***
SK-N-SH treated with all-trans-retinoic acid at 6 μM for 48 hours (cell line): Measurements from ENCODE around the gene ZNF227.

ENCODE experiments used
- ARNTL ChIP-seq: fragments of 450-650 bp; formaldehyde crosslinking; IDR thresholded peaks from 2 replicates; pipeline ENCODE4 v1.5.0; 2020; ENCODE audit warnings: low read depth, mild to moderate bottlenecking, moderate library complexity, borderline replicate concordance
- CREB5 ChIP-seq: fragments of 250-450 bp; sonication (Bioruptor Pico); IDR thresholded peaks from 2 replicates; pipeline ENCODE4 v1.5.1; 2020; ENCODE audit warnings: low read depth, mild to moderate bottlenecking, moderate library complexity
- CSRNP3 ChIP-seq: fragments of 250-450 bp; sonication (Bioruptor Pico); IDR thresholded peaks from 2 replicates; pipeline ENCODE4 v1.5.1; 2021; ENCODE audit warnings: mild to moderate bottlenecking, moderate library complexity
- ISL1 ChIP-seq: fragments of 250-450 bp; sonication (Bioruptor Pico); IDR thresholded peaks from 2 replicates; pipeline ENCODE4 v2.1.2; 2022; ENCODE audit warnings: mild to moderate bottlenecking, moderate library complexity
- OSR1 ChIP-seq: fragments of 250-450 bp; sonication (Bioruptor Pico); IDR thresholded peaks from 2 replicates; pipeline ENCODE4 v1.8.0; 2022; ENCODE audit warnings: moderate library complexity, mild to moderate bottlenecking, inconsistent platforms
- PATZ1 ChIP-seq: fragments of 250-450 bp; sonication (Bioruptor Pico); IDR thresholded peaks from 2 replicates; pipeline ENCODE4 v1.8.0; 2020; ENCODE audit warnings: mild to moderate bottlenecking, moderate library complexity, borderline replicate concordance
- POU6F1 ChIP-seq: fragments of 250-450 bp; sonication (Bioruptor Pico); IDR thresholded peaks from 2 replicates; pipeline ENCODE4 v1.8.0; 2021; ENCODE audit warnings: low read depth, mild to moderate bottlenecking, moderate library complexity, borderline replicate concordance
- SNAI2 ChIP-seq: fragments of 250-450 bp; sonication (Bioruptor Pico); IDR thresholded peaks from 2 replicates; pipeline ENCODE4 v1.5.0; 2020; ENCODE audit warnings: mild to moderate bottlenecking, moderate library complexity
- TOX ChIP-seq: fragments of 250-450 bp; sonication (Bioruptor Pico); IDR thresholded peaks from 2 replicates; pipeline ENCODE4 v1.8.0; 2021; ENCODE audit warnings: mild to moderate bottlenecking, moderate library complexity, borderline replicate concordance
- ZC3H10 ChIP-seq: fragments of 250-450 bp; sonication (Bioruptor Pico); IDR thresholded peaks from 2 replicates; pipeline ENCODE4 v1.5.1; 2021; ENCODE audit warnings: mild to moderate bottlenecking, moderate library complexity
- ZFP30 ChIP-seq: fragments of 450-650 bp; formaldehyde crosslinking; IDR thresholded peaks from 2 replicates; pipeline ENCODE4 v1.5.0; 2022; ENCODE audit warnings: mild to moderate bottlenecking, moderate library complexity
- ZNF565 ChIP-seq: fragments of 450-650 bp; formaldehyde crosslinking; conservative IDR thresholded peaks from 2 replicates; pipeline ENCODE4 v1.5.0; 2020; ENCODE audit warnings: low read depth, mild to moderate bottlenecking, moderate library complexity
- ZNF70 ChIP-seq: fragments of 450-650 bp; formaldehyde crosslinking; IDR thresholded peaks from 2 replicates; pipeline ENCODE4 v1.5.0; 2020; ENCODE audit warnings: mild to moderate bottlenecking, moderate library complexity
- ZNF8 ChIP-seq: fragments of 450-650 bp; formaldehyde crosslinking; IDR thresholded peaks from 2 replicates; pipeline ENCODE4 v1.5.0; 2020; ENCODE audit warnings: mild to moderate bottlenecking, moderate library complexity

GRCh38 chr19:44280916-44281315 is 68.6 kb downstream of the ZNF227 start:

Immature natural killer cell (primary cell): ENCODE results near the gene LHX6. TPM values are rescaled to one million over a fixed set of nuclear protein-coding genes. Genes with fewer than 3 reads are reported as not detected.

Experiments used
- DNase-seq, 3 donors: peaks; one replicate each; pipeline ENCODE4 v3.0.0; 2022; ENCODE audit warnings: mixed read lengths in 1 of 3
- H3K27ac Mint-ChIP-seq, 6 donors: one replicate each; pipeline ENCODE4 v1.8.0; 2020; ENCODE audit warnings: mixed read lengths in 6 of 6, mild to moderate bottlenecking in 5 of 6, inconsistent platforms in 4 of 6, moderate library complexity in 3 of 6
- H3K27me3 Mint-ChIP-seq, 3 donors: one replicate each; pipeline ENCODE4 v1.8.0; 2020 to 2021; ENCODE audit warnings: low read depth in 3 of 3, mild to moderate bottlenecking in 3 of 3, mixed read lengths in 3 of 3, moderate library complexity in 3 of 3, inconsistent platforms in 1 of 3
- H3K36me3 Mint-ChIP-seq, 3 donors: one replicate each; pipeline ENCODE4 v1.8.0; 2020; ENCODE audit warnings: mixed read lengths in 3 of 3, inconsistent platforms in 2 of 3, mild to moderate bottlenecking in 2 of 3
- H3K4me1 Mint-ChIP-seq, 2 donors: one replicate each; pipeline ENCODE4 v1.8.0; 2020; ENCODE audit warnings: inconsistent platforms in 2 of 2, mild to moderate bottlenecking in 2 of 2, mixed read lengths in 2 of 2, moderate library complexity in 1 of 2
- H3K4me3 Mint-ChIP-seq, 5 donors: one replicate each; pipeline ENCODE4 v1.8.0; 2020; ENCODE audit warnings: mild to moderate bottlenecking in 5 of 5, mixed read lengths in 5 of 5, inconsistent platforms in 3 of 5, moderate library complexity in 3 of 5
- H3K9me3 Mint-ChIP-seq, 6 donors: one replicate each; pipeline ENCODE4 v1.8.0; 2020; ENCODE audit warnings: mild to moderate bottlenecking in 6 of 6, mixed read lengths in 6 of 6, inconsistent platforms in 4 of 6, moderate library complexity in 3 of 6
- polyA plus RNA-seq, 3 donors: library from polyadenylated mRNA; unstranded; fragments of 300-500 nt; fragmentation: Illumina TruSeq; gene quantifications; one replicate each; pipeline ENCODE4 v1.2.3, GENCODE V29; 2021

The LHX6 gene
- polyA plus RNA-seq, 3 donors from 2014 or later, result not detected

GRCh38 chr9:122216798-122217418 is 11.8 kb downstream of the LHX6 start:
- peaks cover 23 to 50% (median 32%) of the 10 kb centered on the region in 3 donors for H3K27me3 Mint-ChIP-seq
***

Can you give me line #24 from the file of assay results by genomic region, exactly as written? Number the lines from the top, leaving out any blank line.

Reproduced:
- H3K4me1 Mint-ChIP-seq, 2 donors: one replicate each; pipeline ENCODE4 v1.8.0; 2020; ENCODE audit warnings: inconsistent platforms in 2 of 2, mild to moderate bottlenecking in 2 of 2, mixed read lengths in 2 of 2, moderate library complexity in 1 of 2